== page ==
By AGGREY MUTAMBO
Saturday February 8, 2020
Somalia's President Mohamed Abdullahi Mohamed gestures while arriving at the Loftus Versfeld Stadium in Pretoria, South Africa, for the inauguration of Incumbent South African President Cyril Ramaphosa on May 25, 2019. PHOTO | MICHELE SPATARI | AFP
Somalia’s President Mohamed Abdullahi Farmaajo is supposed to face an election test later this year, assuming the planned calendar goes as scheduled.
His critics think he is keen on removing all ‘rebellious’ federal state Presidents and replacing them with those loyal to him, first.
Last week, a new President was elected in Galmudug, one of the five federal states in Somalia, but the election was boycotted by some leaders, who went on to run parallel polls.
The winner of the boycotted elections, Ahmed Abdi Kariye Qoorqoor, was quickly sworn-in after being endorsed by Mogadishu, the United States, regional bloc IGAD and the African Union.
Some Somali government officials told the Nation that the acknowledgement and quick swearing-in was to avoid chaos, especially since Sufi militia Ahlu Sunna Wal Jama’a (ASWJ) also elected its own leader, Sheikh Mohamed Shakir.
Another faction loyal to outgoing President incumbent Ahmed Duale Gelle “Haaf” re-elected him in protest.
But local Federal MP Mohammed Hassan Idriss told the Nation the move was indicative of the government’s intent.
“He doesn’t seem to be stopping soon. His priorities are to remove those uncomfortable with him, but it is a miscalculation,” he said.
Historically seen as an area that sowed the seed that ousted Siad Barre, Galmudug, with its Hobyo Port, is a lucrative region Mogadishu would be keen to protect.
But this wasn’t the first chaotic change of leadership in federal states.
It started in August 2017 after Ali Abdullahi Osoble was removed controversially removed from office through a motion of no confidence.
Subsequent elections saw Mohamed Abdi Waare voted in as the new President. But it left Osoble’s supporters bitter still.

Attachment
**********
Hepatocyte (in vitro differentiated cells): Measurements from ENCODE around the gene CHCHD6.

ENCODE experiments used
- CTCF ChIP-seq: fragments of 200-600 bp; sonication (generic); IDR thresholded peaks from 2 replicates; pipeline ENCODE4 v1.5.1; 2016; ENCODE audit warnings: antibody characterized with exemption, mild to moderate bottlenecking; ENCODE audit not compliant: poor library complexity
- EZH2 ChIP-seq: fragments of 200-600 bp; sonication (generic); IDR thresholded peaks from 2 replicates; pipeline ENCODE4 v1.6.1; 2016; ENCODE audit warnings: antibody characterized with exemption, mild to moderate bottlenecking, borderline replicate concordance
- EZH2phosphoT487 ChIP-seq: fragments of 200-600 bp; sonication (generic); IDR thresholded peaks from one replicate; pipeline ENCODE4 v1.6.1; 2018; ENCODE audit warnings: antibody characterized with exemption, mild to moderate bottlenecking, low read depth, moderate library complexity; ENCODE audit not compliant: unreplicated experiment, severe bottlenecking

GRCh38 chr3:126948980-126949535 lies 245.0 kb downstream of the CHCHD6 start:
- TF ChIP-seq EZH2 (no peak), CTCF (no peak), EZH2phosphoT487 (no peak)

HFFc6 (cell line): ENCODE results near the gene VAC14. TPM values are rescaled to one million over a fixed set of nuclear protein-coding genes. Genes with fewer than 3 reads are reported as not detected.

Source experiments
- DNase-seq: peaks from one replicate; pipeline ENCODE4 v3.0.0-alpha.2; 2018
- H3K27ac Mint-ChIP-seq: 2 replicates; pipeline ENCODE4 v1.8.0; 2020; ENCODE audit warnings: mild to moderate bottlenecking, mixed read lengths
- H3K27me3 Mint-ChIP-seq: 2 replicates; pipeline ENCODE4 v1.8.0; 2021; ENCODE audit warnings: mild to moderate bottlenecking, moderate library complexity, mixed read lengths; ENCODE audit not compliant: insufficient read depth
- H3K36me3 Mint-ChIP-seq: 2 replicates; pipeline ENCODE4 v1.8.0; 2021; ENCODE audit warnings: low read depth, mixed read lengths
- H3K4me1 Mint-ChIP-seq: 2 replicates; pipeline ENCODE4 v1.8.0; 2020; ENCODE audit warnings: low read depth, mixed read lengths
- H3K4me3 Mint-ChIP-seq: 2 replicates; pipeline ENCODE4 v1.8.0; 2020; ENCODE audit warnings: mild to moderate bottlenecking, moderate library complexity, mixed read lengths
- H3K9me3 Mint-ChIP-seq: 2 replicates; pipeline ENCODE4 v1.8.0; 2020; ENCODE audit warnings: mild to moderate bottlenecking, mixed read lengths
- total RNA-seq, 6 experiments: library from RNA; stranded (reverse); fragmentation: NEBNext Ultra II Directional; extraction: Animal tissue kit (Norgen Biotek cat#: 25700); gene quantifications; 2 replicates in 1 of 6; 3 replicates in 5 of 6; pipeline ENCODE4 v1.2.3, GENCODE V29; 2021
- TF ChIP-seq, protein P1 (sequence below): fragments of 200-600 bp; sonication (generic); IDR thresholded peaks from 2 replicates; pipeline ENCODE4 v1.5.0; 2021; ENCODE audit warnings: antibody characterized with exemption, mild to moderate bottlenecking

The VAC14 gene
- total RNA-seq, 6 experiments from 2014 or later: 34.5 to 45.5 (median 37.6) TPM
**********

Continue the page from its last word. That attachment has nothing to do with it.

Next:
In 2018, Somalia controversially detained former Al-Shabaab leader Mukhtar Rubow, who was to contest in South-West presidential race.
Accused of being a security hazard, Rubow was barred and put under house arrest.
In December 2018, South West local lawmakers elected Abdiasis Mohammed “Laftagareen” president.
The elections had followed a deployment of Ethiopian troops, which a report by the UN Panel of Experts on Somalia accused them of brutalising civilians, ostensibly to beat down Rubow’s supporters.
Both men belong to the Rahanweyn, one of Somalia’s four main clans.
In August, Ahmed Madobe won the election, but the federal government rejected the results.
There had been parallel polls too, after opponents accused Madobe of engineering a predetermined victory for himself.
The re-run was never held and Madobe, immediately endorsed by the Kenyan government, has become a marked man.
This week, Somali forced deployed in parts of Gedo in Jubbaland, ostensibly to take control from Madobe.
Officially, Mohamed Abdi Hayir Mareye, the Information Minister, told the media the forces were assigned to guard Somalia’s borders.
But critics pointed out the deployment was in areas controlled by Jubbaland administration, leaving a big chunk of the region still under al-Shabaab unattended.